Anfield ready for Plan B?
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Liverpool co-owners Tom Hicks and George Gillett are set to oppose the sale of the club in the High Court because they value the Anfield outfit at double NESV’s bid.
Proceedings are likely to take place on Tuesday with the American pair’s Kop Holdings company owing £280m to Royal Bank of Scotland (RBS) which must be payed by 15 October.
As the court date nears, the experienced barrister Lord Grabiner QC has been working with Liverpool’s solicitors, Slaughter and May, with a settlement before then understood to be unlikely.
If Hicks and Gillett – who are outvoted on the club’s board – are successful in blocking the proposed sale, or if it is delayed beyond next Friday, RBS might place Kop Holdings into administration to release the money owed to them.
Because the club is the only asset of Kop Holdings, the Premier League would then be likely to deduct nine points from the Merseysiders.
That would leave the Reds, who are already in the relegation zone after a dismal start to the season, on minus three points and bottom of the table.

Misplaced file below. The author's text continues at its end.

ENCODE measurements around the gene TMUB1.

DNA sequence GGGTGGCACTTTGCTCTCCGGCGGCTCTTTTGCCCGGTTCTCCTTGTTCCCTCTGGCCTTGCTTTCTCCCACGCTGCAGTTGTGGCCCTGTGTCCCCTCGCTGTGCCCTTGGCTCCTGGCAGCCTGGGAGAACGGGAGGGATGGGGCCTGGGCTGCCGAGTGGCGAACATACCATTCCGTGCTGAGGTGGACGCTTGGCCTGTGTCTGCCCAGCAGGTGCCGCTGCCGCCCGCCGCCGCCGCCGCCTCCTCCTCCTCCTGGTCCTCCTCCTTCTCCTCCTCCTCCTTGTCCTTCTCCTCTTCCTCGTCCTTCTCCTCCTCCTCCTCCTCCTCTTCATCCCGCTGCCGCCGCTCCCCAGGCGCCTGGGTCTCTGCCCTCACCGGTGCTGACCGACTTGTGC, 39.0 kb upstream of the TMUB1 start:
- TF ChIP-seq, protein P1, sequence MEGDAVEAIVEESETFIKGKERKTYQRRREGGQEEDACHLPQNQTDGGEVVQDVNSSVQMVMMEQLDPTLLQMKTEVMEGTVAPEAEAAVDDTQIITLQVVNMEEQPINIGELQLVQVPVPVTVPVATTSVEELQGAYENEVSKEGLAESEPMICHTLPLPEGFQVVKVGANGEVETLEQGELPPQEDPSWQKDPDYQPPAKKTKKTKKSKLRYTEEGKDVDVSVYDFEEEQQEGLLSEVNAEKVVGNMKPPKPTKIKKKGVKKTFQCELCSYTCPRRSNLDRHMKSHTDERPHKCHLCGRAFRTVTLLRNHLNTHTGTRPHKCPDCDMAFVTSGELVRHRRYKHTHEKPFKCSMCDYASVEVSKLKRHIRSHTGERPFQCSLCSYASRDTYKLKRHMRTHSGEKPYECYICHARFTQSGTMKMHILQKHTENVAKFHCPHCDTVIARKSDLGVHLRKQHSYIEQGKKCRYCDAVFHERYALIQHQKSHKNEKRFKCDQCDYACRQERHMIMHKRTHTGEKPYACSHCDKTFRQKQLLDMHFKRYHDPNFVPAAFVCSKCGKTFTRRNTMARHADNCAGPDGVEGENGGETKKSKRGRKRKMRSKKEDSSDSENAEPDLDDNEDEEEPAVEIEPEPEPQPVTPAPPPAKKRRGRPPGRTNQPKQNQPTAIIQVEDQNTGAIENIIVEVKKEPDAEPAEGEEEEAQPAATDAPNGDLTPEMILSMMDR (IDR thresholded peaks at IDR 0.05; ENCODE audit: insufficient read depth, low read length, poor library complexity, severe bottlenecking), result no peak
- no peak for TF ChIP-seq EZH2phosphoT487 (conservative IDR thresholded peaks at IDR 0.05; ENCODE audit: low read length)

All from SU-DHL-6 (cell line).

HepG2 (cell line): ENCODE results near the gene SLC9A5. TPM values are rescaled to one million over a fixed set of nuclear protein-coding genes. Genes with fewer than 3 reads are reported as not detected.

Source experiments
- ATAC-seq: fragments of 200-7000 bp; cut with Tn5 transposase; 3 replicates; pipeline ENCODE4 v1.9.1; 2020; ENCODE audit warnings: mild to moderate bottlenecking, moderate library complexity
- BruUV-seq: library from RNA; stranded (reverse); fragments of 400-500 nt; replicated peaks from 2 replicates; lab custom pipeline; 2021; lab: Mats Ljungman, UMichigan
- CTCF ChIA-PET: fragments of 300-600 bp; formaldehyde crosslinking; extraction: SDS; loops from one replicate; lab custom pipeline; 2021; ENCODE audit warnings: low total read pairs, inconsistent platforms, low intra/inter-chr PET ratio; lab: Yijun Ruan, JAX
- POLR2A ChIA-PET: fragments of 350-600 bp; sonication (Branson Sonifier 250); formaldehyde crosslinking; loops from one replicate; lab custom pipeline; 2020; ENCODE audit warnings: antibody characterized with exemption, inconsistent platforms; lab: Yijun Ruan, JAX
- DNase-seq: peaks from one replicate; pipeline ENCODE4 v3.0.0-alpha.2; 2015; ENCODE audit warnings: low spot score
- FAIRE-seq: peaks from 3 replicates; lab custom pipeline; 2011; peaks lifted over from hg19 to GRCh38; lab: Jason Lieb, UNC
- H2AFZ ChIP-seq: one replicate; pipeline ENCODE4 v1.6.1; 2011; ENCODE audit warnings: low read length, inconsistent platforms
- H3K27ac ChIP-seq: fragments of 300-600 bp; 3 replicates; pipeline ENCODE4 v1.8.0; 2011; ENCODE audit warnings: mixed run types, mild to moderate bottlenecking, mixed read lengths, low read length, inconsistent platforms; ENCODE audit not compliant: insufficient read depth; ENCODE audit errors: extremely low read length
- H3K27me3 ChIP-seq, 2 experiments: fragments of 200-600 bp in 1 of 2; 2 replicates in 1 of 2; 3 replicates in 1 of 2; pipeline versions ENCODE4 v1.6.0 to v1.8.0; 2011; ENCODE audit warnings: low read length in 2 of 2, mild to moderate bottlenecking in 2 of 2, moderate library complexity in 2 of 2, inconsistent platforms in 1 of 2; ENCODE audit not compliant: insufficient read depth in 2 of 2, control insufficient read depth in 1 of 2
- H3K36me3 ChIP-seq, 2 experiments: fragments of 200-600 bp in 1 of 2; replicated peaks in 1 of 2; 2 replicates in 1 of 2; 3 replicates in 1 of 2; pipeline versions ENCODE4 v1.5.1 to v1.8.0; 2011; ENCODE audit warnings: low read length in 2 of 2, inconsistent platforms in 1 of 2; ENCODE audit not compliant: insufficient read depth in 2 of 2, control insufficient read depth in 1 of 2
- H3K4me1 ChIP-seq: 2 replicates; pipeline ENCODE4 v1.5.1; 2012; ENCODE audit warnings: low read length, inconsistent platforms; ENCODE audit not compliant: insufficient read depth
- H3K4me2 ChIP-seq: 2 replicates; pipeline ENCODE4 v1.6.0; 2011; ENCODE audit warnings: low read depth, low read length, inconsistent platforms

It has been suggested that a deduction could dissuade NESV from going through with their plan to buy the club – and a source from the group told BBC sports news correspondent Dan Roan the penalty could be “a deal breaker”.
“It seems like there was a genuine change of position on their behalf over the weekend,” he added. “NESV briefed us over the weekend that they were very unhappy with the Premier League’s u-turn.
“West Ham didn’t take a nine-point hit when their holding company was put into administration and this prospect seems to have spooked NESV. Maybe it is bargaining and they want a discount.
“If they do walk away it will be a disaster for Liverpool as they were seen as the bright hope.”
BBC Sport has also learned that if the deal with the Americans falls through, then the Asian consortium that has also tabled a bid for Liverpool could decide to proceed with an attempt to buy the Reds. (BBC Sport)
It would be understandable if the New England Sporting Ventures offer was withdrawn following any potential nine point deduction and this would all be down to the continued efforts by Tom Hicks to block any sale as he attempts to extract as much as he can before beating a hasty retreat.
This source suggests that the second offer, from an Asian consortium, is ready to pounce should NESV decide to back out. Perhaps this would be a better offer for the club? It seems this story has a little further to go before things get cleared up.
Anyone who thought that Hicks would go quietly into the night may well have guessed that the man who helped laden the club with mountains of debt was always likely to continue to fight to the end, knowing full well that doing so further plunges the club into crisis.